What do you do with an ex-racecar that has served you well for years? It can always be parked, but that’s a rather sad existence for any car, let alone one that pounded happily around a variety of tracks, year after year. Selling it to someone else who will continue to race it is always an option, but that’s only appealing if you’re willing to part with it. Or you could do what Floridian Andres Martinez did. Andres transformed his 1994 964 RS America racecar into a street driven replica of the seminal 1973 911 Carrera RS, which also happens to be one of his favorite Porsche models.
“That car gave me such a good time in my life that when I decided to stop racing, I was so emotionally involved with it that I decided to keep it,” he says. Andres and the 964 go way back to 1994, when he first laid eyes on it at a Miami Porsche dealership. “On a Saturday afternoon I stopped at Champion, just window shopping,” he recalls. Parked on the floor was a brand spanking new 964 RS America. Rather than the more common Guards Red, Black or Grand Prix White that most RSAs were painted, this one was painted in Polar Silver, one of the two optional metallic colors that were offered.
Made for only the ’93 and ’94 model years, the RS America was introduced on the 20th anniversary of the ’73 RS. Though not as extreme as the Euro-only 964 RS, the RS America was still a step beyond the standard U.S.-spec 964 when it came to performance. The suspension consisted of the M030 Sport package used on the 964 Turbo, which its stiffer springs and shocks and a larger front anti-roll bar. 7x17-inch front and 8x17-inch rear Cup wheels were also added. Mechanically, the RS used the same 247-hp engine and G50 gearbox as the normal Carrera. Inside, there were no armrests or door pockets, and the door was opened with a cloth handle. Basically a paired down and tightened up 964, Porsche sold the limited edition RSA for $10,000 less than the standard Carrera 2.
Andres’ RSA was spec’ed with some of the few options the model was available with, including A/C and a limited slip differential. A test drive convinced him he had to have it. His wife had one request though. “The only condition she had was that I needed to change the whale tail for a conventional Carrera 2 engine lid,” he says. “She said the tail was too extravagant and ‘teenager’ looking.”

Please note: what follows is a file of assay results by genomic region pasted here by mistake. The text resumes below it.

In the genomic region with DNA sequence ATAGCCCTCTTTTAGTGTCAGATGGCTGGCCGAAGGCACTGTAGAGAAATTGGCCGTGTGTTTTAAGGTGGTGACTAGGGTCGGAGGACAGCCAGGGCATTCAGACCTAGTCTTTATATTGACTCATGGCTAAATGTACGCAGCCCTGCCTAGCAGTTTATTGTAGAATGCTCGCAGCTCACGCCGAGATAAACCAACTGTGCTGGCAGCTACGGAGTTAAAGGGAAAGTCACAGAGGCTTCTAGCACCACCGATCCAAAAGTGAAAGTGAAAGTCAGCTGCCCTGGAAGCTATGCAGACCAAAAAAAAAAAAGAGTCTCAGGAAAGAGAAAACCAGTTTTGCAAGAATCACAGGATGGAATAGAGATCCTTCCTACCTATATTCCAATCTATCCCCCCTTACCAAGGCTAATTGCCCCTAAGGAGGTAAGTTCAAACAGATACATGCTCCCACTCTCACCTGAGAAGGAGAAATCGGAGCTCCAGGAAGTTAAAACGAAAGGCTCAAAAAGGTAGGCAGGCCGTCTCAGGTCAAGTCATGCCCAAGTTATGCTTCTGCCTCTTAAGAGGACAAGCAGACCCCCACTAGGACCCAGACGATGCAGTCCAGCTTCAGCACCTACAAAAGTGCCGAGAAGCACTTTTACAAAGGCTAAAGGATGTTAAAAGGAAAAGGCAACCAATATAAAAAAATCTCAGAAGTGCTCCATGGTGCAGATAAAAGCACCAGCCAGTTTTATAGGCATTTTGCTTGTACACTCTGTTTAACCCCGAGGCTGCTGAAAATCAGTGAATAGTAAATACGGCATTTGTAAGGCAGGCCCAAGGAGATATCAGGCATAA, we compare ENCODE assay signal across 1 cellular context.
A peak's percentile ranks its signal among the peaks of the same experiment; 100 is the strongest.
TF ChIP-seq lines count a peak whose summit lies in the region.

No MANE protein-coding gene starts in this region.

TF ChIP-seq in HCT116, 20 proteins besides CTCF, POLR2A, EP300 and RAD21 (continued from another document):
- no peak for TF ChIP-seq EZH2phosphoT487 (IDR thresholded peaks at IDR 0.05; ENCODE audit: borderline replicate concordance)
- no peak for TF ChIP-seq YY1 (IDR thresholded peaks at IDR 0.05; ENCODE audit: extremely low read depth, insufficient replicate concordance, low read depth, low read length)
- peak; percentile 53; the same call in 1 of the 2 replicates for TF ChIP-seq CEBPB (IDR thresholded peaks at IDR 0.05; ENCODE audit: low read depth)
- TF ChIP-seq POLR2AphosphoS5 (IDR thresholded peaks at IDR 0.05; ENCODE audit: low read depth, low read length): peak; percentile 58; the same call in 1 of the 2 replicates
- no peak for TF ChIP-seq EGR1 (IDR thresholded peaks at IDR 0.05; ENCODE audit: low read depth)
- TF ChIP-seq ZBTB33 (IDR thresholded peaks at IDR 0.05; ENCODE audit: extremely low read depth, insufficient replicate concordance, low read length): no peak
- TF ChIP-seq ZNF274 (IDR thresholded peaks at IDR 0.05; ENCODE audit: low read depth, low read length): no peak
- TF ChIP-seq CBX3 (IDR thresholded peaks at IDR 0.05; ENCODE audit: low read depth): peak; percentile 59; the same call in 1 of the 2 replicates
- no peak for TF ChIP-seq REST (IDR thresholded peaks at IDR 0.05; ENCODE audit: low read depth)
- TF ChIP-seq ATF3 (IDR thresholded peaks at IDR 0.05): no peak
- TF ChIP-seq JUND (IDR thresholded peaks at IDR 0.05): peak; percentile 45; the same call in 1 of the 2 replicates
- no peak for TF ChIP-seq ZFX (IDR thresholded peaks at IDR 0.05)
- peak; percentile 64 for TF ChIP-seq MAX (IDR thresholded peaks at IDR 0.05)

For the next four years, the Porsche was used as a daily driver in Miami. Like many RS America owners though, there came a time when he decided to start tracking the car, using it for what it was originally intended for. For Andres a major appeal of the RSA was the fact that “it was originally designed not only for the street as a daily driver but also for the weekend track/club events.” The racetrack was also familiar territory to him. Growing up in Colombia as a kid, he had started racing his mom’s ’66 Beetle, transitioning to a Fiat 128 that he took to a class championship. Years later, he would move to Miami, where a growing family put a stop to the racing. “I stopped racing until I got all my children in college, then in 1998 I started racing again with both Porsche clubs in my area, the PCA and the PBOC,” says Andres. “Initially, I just started in the Stock PCA class, but every weekend I came home with more and more ideas about modifying the car to be able to compete in more competitive classes.”
Before he knew it, the 964 was heading towards becoming a full-on race car. The suspension was improved with European RS racing coilovers, adjustable Cup swaybars, front and rear RS adjustable lower links as well as adjustable camber plates. Different wheels were installed. The interior was gutted. In went a Momo race seat, welded-in roll cage and fire extinguishing system. The exterior of the car was modified to shed weight, with Lexan rear side windows, carbon fiber doors and a front hood replacing the original parts.
An engine refresh was needed after a few years of abusive on track use, a task that was handed over to Bob Varela at Foreign Affairs Motorsports in Deerfield Beach, Florida. The RS’s original 3.6 was enlarged to 3.8-liters thanks to Super Cup pistons and cylinders. Carillo connecting rods were also installed, actuated by a nitrided crankshaft. 993 Super Cup camshafts provided a more aggressive power band. Ported and bench flowed cylinder heads now used Cup valves, springs and rocker arms. A performance computer chip added more power, as did the 1.75-inch headers and a race-spec muffler. All told, the rebuilt motor put out a respectable 360-horsepower. A closer ratio gearbox was also added to the equation to optimize the acceleration.